Enjoying outside space - Pavement Licenses

If the external area is located within the boundary of the premises it would be prudent to confirm that there are no limitations on the use of that area contained in the title documents. These can take the form of restrictive covenants contained in previous deeds or limitations placed on the use of the premises by a Lease. 

If the external area to be used for the provision of food or drink is on public property, such as a highway or footpath, it will be necessary to obtain a Highway Amenity (pavement) Licence from the local Council. 

There is no prescribed procedure for a pavement licence application. It will therefore be necessary to make enquiries of the Council concerned to obtain the necessary application form and guidance notes. 

It will also be worth enquiring if the Council has a written policy on pavement licensing. If so, it would be advisable to obtain a copy as it will contain useful information concerning the Council’s requirements, such as limitations on items that may be placed within the licensed area, layout of the area and specification for barriers. 

There are no prescribed fees for pavement licences. Each Council will have its own scale of fees which will be provided on request. 

It is advisable to begin the process of applying for a pavement licence as soon as possible as they can take several weeks, in some cases months, to be determined. Pavement licences are very often subject to standard conditions. It is advisable to obtain details of the conditions at the outset to enable any cost implications to be taken into consideration, such as the provision of CCTV to cover the external area. 

If the external area is to be used for the provision of any activities, which are licensable under the 2003 Act, it will be necessary to ensure that the area is included within a Premises Licence if it is to be used on a permanent basis or a Temporary Event Notice if only used occasionally. 

In broad terms, the licensable activities are the sale of alcohol, provision of regulated entertainment or provision of late night refreshment. The consumption of alcohol is not a licensable activity and does not therefore require any authorisation under the 2003 Act. 

As such, it is possible to allow alcohol dispensed within a building, which is licensed under the 2003 Act, to be taken outside of those premises for the purpose of consumption in an external area. Orders may be taken and paid for within the external area and no licence will be required.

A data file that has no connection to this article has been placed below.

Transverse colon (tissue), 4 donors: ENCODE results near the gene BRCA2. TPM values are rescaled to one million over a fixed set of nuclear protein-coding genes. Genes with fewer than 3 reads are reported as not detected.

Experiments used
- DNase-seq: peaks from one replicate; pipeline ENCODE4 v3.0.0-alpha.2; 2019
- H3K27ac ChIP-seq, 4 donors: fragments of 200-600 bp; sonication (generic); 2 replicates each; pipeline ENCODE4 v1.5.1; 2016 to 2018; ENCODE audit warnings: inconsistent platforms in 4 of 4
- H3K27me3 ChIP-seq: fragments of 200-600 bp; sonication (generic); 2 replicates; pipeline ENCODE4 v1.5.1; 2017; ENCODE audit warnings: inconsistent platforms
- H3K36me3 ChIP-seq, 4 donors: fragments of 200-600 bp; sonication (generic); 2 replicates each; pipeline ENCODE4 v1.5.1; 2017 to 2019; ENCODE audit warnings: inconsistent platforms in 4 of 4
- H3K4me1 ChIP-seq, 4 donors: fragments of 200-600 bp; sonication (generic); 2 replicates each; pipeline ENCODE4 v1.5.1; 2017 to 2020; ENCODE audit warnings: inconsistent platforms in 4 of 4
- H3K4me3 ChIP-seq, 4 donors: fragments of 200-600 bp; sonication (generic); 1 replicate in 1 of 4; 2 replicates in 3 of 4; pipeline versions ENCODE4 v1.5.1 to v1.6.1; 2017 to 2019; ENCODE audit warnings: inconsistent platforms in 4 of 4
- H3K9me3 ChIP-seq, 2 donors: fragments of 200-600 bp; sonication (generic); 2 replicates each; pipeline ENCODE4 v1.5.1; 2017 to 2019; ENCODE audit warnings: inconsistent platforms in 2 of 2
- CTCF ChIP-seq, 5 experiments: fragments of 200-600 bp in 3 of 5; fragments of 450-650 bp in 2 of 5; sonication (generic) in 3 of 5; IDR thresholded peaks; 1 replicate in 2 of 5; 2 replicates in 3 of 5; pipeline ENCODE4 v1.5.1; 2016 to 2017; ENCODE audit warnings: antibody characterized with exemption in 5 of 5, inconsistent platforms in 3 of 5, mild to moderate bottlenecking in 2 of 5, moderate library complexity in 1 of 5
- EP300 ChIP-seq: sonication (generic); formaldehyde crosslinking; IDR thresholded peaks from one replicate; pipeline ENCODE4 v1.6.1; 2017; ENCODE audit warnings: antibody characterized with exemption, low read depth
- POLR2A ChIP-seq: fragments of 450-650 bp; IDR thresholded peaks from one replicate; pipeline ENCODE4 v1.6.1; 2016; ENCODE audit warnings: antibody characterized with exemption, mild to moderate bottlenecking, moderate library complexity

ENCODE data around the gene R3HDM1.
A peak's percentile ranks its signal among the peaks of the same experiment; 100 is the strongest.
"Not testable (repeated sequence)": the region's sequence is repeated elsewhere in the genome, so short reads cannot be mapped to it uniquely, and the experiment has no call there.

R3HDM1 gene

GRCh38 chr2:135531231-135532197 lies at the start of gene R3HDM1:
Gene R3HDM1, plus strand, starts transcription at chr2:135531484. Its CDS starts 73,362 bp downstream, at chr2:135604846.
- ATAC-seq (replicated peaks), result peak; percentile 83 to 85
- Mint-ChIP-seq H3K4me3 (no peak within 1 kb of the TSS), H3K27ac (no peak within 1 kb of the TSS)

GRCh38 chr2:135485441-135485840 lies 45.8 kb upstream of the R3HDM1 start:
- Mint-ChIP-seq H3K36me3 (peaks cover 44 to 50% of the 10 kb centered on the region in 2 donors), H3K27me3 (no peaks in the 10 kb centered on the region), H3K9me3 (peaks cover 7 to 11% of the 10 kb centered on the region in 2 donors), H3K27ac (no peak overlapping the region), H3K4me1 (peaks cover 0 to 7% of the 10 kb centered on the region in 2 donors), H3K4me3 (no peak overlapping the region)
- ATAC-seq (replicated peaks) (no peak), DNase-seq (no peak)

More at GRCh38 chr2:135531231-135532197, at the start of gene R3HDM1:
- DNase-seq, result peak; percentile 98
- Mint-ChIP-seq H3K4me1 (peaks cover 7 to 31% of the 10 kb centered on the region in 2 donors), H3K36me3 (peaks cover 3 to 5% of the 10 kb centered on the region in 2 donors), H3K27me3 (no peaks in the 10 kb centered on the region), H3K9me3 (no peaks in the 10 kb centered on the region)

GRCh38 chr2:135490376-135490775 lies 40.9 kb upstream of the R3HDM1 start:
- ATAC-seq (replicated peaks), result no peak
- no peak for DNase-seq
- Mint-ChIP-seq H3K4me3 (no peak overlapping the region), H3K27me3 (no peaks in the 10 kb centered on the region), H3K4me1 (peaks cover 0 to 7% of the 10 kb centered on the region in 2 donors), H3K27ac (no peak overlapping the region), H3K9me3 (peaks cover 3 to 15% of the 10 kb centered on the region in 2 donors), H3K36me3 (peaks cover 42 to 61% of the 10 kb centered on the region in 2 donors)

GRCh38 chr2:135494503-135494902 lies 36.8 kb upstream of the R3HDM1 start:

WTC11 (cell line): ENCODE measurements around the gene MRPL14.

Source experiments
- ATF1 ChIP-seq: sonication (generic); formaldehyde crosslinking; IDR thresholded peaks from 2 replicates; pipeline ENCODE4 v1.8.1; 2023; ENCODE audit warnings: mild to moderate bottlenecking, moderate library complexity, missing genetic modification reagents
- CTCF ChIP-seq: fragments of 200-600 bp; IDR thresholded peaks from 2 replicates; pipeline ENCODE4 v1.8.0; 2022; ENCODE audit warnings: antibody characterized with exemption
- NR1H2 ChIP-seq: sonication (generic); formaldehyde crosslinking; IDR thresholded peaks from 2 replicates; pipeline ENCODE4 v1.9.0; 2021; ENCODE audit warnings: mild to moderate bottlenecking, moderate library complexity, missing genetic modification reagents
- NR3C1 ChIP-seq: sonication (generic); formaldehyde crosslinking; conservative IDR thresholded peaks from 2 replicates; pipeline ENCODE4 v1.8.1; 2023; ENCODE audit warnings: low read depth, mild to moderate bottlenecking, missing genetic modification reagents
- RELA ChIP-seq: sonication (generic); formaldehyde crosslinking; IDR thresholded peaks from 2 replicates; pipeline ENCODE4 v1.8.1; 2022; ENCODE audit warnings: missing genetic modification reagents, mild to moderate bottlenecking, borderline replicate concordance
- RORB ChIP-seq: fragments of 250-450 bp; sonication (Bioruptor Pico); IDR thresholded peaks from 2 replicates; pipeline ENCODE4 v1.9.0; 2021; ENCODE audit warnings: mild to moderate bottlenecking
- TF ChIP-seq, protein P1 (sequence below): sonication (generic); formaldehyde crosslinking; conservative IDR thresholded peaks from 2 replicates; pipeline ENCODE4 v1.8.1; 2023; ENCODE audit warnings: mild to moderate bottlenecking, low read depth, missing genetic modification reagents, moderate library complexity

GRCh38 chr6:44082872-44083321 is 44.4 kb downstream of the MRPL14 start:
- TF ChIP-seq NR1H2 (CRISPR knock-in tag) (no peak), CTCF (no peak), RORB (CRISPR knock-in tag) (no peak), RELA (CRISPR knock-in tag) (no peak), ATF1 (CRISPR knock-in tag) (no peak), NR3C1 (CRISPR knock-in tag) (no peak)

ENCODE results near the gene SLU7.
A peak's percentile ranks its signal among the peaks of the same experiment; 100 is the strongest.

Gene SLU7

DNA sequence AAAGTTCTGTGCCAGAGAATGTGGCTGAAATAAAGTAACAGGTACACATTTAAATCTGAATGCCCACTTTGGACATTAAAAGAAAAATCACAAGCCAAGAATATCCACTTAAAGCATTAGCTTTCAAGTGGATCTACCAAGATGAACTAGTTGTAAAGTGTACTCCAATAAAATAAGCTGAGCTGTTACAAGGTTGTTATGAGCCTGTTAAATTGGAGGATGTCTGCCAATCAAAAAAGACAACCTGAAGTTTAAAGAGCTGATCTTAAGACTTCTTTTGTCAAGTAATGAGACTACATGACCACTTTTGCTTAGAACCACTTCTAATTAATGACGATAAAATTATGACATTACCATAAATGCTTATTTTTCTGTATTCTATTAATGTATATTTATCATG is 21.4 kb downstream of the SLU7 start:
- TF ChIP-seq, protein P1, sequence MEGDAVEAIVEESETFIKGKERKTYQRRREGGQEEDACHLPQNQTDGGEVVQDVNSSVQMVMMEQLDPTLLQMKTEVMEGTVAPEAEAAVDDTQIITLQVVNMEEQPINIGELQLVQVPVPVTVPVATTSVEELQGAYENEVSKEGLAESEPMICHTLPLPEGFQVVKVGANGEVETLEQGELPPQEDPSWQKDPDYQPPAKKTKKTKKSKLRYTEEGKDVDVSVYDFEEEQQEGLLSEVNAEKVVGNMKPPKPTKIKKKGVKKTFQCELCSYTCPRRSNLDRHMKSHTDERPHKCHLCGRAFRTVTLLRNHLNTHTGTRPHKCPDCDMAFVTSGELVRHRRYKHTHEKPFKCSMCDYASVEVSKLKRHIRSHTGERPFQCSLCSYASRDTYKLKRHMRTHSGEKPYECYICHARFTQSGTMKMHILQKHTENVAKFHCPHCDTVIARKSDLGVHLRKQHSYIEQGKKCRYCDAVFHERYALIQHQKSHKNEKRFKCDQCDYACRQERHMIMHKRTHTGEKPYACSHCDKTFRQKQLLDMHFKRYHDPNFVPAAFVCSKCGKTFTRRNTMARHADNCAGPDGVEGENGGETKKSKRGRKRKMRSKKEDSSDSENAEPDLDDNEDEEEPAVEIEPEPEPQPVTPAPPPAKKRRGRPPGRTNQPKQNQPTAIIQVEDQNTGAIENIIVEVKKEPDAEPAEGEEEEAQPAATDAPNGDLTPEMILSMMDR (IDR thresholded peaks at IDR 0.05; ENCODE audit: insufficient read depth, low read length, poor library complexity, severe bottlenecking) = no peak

Provided all necessary authorisations are in place it only remains to ensure that the use of an external area does not attract any complaints.  It is therefore essential to ensure that an external area is properly managed to prevent any nuisance or disturbance being caused to other persons, such as residents of nearby property.

The most obvious cause for complaint is noise from customers within the external area. 

It is advisable to erect signage in appropriate locations reminding customers to respect the neighbours and keep noise to a minimum. Staff should also be instructed to monitor the use of the external area and keep noise to an acceptable level.  

The issue of noise becomes more sensitive as the evening progresses. It may therefore be necessary to consider reducing or prohibting the use of the external area after a certain time (for example 11pm) each day. 

An external trading area can be a great benefit to a business provided that it has any necessary authorisations and is managed responsibly. 

If you would like to discuss any of the above points further, please contact one of the licencing team on T: 0115 9888 777 or E: licening@fraserbrown.com

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